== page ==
The problem with English insurance law (as it previously was) is that it arguably went too far in that it protected some fairly suspect underwriting – as well illustrated by the Marc Rich case – and it was seen to punish insureds by potentially depriving them of cover for objectively minor oversights. The law was not just used to escape the insurance equivalent of being duped into buying a rotten old sports car. Instead, it inspired fragile reconstruction of the underwriting process by rather over-zealous insurance lawyers who, working backwards from the desired outcome, might build a case founded on the non-disclosure of things which might never have crossed the underwriter’s mind. This was, of course, fuelled by the fact that it was not necessary for the underwriter to prove that they would not have written the contract at all, just that they would have done something slightly different, such as marginally increasing the premium (assuming that they also satisfied the not particularly onerous requirement of showing objective materiality – for which they may have turned to an expert underwriter who had just “retired” from the LMX spiral game). Consequently, this draconian “one size fits all” remedy was sometimes perceived as being out of all proportion to the actual “wrong” (if any) committed by the insured with potentially devastating consequences for it.

The English courts and arbitral tribunals became increasingly uncomfortable with this. More and more, judges and arbitrators were prepared to find that the non-disclosed information (or the misrepresentation) was either objectively not material or the underwriter was not induced. Consequently, the number of successful avoidance cases diminished significantly during the 2000s. This also coincided with a recognition on the part of carriers that if they kept pulling the pin on the avoidance “grenade” it would end up going off before it left their hand – because habitually declining claims is not particularly great for business.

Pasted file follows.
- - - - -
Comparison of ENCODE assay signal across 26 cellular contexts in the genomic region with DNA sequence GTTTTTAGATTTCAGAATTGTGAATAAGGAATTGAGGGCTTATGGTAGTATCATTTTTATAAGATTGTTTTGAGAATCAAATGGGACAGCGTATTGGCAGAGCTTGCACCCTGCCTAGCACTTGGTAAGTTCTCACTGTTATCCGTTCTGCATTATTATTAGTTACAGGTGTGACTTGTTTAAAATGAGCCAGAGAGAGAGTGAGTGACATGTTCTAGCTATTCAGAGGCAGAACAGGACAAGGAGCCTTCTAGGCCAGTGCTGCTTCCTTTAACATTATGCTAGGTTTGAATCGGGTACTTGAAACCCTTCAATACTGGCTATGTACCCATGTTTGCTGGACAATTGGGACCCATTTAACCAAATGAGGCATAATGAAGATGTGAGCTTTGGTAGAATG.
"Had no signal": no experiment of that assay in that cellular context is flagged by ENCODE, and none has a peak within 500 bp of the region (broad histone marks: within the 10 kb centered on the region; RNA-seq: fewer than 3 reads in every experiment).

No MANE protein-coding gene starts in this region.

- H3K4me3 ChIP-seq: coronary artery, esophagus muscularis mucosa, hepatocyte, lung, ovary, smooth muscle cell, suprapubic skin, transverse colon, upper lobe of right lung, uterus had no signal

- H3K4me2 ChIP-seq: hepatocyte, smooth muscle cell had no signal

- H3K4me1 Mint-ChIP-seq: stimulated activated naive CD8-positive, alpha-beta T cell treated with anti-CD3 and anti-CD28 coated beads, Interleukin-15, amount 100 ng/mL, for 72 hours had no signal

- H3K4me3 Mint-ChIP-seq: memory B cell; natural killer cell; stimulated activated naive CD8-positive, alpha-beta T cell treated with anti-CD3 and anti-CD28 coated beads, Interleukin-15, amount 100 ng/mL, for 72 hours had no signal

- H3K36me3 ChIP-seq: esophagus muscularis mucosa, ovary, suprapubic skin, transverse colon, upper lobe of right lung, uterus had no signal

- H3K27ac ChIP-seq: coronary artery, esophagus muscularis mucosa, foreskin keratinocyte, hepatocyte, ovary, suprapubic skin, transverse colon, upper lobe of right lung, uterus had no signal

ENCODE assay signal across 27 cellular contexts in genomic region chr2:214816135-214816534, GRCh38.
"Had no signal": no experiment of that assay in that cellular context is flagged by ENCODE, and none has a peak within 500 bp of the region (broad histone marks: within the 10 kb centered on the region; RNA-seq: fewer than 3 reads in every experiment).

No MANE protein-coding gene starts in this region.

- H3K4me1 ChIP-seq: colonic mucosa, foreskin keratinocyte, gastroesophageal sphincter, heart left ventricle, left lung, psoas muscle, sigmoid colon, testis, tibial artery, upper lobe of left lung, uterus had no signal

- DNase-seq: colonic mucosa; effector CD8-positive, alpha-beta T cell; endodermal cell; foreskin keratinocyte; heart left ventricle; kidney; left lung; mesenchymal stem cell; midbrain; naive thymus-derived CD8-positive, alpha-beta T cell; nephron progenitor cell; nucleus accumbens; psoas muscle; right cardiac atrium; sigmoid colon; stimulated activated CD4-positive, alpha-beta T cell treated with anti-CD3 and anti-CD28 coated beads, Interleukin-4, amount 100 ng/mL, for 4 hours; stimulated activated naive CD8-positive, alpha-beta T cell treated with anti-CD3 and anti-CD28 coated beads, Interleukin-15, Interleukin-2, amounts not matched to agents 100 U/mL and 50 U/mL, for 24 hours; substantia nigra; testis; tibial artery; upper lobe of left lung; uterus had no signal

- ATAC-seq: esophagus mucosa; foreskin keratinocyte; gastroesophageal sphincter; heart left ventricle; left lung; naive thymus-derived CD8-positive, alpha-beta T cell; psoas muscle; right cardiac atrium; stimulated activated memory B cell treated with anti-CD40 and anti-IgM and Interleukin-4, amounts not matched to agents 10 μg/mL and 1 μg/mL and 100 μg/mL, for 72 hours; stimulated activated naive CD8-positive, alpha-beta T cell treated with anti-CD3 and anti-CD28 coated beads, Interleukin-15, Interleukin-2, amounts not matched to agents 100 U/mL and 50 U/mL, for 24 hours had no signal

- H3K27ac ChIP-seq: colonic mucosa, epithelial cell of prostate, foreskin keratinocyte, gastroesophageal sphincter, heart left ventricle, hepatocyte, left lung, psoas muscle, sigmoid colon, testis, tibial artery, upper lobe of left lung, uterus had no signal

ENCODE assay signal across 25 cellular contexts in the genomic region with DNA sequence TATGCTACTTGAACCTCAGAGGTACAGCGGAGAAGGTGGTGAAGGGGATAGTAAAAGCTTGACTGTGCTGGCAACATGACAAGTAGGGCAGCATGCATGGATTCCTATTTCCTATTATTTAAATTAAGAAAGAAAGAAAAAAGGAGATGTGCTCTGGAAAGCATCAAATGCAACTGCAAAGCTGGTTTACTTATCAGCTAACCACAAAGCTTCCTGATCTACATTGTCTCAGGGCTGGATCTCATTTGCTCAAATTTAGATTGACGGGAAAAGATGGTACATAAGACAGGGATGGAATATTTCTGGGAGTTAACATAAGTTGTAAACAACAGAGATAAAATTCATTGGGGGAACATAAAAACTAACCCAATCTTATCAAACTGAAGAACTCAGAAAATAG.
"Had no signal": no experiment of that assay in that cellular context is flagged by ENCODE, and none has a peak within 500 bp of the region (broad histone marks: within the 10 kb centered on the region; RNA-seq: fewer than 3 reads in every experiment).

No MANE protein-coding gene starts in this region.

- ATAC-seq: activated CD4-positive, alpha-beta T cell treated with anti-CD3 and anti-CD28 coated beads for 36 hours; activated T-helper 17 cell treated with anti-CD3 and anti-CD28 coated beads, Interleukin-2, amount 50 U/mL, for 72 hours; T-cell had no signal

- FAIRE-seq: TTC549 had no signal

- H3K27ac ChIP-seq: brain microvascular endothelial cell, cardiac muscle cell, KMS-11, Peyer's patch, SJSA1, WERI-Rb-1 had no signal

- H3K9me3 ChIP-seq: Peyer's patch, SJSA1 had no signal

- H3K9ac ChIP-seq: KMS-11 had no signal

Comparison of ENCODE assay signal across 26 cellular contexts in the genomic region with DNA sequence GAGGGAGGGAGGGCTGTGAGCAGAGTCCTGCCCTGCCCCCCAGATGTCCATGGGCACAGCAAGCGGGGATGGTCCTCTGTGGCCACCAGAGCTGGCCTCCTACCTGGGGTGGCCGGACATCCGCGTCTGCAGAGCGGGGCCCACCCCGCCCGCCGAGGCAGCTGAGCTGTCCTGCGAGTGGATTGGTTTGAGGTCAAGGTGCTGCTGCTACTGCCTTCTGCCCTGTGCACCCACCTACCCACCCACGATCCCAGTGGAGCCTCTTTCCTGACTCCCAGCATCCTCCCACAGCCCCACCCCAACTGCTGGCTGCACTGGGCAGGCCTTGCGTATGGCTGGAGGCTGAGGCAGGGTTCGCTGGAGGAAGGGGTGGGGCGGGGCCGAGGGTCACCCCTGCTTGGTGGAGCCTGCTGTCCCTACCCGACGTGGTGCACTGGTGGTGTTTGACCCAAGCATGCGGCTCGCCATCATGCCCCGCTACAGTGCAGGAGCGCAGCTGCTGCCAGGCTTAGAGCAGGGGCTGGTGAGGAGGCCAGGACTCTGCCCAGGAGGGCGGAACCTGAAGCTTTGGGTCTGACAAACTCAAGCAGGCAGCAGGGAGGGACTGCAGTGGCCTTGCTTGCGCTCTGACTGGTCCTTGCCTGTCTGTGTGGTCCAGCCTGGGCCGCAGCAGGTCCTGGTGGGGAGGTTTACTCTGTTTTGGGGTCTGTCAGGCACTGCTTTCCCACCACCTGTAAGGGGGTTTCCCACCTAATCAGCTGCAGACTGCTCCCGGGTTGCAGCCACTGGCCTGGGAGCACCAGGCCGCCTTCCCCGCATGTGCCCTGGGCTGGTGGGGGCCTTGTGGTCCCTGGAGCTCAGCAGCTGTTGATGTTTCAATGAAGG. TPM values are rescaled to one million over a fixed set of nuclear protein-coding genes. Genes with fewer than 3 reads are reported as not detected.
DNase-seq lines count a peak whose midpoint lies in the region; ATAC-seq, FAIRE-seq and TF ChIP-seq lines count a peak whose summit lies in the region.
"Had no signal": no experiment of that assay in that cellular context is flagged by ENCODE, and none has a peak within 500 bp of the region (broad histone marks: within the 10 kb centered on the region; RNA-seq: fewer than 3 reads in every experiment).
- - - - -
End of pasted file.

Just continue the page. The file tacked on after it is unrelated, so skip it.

This general discomfort with the old law resulted in the passing of the Insurance Act 2015. The “one size fits all” remedy of unwinding the contract no longer automatically applies. In the absence of fraud, the underwriter now needs to prove that they would not have written the risk at all in order to be able to avoid the contract. Otherwise, the remedy reflects and/or is proportionate to what the underwriter would have done had a fair presentation been made by the insured. For example, if an exclusion would have been applied by the underwriter, the claim will be dealt with as if the exclusion had been written into the policy. If the underwriter only charged 50% of the premium that, but for the breach, would have been charged, the insurer is only liable for 50% of any claims. And so on.

This seems all very balanced and fair. However, the problem now is one of proof and evidence. Not even the most diligent underwriter may have contemporaneously created evidence of what they specifically would have done in a hypothetical situation which they were not actually contemplating at the time, ie “If I had been told x I would have done specifically y”. The result is that avoidance cases, or even cases seeking one of the new lesser remedies under the 2015 Act appear rarely to hit the courts. The evidential burden which an underwriter now needs to discharge in order to obtain any remedy at all may explain this. Moreover, at least as concerns innocent express misrepresentations (as opposed to non-disclosure), insurance contract law is now arguably more restricted as regards the availability of rescission than general contract law.

Does this matter? The short answer is not really. The trigger-happy days of the 80s and 90s were something of an aberration driven, to some extent, by the turbulence of those times. The remedy of avoidance is and should only ever have been a remedy of last resort reserved for bad claims. A bad claim tends to be bad whether you look at it through the prism of the 2015 Act, or not. Furthermore, a bad claim tends to be bad for a number of reasons, the least serious of which may be that the insured has been economical with the truth at placement.